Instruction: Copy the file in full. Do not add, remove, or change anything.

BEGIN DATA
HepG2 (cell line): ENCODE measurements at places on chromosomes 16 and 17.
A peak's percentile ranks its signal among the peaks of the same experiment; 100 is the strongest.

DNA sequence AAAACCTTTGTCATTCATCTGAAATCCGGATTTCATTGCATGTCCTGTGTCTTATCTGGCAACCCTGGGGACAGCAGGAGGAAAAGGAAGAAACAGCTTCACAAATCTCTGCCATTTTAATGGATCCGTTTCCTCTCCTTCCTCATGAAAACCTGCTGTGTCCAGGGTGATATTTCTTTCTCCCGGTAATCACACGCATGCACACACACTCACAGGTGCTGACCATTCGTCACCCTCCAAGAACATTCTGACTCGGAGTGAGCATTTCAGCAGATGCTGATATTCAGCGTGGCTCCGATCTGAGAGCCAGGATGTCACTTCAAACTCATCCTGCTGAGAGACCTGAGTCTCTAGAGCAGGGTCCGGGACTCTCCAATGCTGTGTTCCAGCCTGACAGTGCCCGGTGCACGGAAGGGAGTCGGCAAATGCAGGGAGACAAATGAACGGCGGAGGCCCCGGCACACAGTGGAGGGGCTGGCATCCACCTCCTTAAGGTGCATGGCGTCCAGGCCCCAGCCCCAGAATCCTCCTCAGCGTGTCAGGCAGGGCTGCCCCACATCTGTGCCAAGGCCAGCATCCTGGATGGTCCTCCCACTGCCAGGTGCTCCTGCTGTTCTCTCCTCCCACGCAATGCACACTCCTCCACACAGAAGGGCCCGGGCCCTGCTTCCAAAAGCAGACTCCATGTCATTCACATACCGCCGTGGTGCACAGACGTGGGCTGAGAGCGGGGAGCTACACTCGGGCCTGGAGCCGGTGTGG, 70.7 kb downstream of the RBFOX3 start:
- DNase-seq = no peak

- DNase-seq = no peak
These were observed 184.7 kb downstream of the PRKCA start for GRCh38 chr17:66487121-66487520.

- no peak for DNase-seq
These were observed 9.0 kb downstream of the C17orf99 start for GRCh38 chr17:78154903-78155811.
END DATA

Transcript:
HepG2 (cell line): ENCODE measurements at places on chromosomes 16 and 17.
A peak's percentile ranks its signal among the peaks of the same experiment; 100 is the strongest.

DNA sequence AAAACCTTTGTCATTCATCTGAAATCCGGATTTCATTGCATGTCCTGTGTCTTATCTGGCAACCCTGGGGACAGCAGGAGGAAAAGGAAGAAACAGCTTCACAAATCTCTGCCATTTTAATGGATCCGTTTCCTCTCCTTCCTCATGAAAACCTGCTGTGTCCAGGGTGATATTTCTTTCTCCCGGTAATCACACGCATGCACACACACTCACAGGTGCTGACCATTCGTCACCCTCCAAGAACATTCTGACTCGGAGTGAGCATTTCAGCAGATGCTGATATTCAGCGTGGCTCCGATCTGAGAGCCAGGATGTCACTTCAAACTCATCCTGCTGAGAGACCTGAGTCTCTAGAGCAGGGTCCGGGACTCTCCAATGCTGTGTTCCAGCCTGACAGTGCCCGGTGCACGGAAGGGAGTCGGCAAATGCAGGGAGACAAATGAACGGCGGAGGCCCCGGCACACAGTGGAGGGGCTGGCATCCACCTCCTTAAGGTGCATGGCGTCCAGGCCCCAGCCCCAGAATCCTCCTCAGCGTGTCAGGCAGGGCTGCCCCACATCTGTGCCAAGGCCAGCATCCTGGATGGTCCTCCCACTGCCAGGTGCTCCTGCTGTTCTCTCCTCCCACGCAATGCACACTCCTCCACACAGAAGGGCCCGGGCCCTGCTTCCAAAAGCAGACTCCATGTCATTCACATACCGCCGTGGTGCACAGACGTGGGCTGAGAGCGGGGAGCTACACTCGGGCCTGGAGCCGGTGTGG, 70.7 kb downstream of the RBFOX3 start:
- DNase-seq = no peak

- DNase-seq = no peak
These were observed 184.7 kb downstream of the PRKCA start for GRCh38 chr17:66487121-66487520.

- no peak for DNase-seq
These were observed 9.0 kb downstream of the C17orf99 start for GRCh38 chr17:78154903-78155811.